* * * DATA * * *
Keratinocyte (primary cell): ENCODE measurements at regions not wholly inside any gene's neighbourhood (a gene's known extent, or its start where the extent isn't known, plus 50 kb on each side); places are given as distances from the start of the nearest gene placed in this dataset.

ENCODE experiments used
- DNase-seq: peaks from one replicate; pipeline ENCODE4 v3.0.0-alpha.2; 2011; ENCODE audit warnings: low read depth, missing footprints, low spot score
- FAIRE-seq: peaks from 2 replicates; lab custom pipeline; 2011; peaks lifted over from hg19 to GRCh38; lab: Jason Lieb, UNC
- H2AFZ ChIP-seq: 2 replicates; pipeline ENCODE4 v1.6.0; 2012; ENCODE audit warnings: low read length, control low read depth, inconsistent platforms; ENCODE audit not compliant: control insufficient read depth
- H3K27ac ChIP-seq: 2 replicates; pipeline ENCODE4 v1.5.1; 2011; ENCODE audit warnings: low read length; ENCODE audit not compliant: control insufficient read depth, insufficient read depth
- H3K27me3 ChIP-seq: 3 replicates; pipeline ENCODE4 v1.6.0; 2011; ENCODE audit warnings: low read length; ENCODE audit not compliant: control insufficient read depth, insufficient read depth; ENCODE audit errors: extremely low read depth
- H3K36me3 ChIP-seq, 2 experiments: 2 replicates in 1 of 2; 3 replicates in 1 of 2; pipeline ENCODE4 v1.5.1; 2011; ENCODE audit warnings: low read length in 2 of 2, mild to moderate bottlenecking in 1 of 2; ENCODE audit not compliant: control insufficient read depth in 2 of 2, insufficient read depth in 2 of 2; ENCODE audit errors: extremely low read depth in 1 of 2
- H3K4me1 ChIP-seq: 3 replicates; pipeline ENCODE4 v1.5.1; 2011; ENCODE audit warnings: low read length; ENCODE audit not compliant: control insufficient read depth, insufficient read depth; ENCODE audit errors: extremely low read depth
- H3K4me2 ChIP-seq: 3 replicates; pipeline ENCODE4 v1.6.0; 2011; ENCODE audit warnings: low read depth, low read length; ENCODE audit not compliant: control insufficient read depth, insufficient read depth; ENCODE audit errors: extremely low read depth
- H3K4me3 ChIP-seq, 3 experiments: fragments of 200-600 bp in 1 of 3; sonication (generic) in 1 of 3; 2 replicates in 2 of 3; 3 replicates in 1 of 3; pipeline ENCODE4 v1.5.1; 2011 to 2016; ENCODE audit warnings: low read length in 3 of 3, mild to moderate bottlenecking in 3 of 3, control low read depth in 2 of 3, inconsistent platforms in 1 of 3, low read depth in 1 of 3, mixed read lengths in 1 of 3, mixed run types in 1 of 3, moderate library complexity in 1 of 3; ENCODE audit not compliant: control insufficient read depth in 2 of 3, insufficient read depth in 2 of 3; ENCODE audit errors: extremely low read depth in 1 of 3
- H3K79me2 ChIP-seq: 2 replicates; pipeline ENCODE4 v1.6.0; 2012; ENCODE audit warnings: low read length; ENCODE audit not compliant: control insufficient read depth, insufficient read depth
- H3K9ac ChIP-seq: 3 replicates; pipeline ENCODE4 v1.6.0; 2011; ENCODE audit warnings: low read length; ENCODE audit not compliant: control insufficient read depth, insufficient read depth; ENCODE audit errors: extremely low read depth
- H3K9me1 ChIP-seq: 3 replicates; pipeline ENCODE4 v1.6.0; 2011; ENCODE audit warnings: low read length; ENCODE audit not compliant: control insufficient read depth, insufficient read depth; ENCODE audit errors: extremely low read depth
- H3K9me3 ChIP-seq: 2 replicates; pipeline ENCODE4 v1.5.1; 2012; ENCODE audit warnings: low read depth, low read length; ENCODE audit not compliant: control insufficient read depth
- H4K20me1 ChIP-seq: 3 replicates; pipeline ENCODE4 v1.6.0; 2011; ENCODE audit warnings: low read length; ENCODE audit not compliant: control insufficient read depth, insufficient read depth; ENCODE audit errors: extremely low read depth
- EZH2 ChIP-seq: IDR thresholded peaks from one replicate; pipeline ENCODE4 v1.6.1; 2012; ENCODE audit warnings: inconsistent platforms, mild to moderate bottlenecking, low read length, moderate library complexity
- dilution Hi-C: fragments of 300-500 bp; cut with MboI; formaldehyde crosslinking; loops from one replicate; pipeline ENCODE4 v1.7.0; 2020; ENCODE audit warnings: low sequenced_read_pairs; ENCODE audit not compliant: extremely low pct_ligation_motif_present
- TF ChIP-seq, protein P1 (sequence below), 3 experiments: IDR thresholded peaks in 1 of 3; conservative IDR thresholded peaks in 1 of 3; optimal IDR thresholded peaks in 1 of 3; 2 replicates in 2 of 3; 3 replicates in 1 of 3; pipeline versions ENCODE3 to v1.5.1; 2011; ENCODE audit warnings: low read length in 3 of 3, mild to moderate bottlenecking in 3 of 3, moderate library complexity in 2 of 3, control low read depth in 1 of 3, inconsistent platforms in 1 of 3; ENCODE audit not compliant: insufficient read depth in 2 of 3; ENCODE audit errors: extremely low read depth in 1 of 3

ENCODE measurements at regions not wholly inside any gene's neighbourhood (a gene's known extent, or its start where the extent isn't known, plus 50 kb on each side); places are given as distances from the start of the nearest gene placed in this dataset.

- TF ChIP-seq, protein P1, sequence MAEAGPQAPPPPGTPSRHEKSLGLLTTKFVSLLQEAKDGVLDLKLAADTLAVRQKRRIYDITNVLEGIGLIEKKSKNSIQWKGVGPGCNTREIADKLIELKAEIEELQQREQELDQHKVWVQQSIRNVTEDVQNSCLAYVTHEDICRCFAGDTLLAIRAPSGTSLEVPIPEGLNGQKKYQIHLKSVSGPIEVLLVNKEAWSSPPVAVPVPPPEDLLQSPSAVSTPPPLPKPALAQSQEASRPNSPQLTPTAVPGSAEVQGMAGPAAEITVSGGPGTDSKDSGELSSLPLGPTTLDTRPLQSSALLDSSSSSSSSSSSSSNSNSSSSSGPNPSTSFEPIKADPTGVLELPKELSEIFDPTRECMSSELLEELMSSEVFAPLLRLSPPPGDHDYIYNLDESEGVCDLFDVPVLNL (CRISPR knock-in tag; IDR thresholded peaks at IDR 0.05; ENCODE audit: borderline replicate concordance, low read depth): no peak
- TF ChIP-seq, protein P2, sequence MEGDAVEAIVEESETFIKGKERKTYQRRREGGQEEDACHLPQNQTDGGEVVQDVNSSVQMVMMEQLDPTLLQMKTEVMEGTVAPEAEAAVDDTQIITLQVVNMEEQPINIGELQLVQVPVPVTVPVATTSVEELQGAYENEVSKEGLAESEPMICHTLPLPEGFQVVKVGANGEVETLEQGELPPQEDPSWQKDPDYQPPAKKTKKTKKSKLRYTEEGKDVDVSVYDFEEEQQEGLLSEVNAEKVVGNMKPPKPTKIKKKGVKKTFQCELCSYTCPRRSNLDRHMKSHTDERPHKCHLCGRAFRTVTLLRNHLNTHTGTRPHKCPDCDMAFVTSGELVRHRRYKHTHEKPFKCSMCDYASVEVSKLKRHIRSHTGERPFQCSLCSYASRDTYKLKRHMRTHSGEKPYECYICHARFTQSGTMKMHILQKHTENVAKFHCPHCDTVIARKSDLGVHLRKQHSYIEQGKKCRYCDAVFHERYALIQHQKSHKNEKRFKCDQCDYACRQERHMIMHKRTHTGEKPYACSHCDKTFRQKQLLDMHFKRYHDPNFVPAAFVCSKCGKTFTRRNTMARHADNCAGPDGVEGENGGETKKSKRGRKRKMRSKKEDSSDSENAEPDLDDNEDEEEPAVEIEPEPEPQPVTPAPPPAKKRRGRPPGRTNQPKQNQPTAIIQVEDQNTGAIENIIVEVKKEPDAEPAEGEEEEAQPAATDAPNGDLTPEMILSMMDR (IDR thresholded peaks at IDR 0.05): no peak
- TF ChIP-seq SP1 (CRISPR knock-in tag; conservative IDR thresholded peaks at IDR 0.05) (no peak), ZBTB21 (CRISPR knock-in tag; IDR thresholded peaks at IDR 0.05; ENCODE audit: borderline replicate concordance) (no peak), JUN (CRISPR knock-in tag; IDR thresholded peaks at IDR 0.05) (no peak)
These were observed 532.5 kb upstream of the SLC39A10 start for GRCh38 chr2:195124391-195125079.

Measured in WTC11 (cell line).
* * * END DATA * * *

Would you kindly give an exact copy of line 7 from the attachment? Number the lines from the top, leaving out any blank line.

- H3K27me3 ChIP-seq: 3 replicates; pipeline ENCODE4 v1.6.0; 2011; ENCODE audit warnings: low read length; ENCODE audit not compliant: control insufficient read depth, insufficient read depth; ENCODE audit errors: extremely low read depth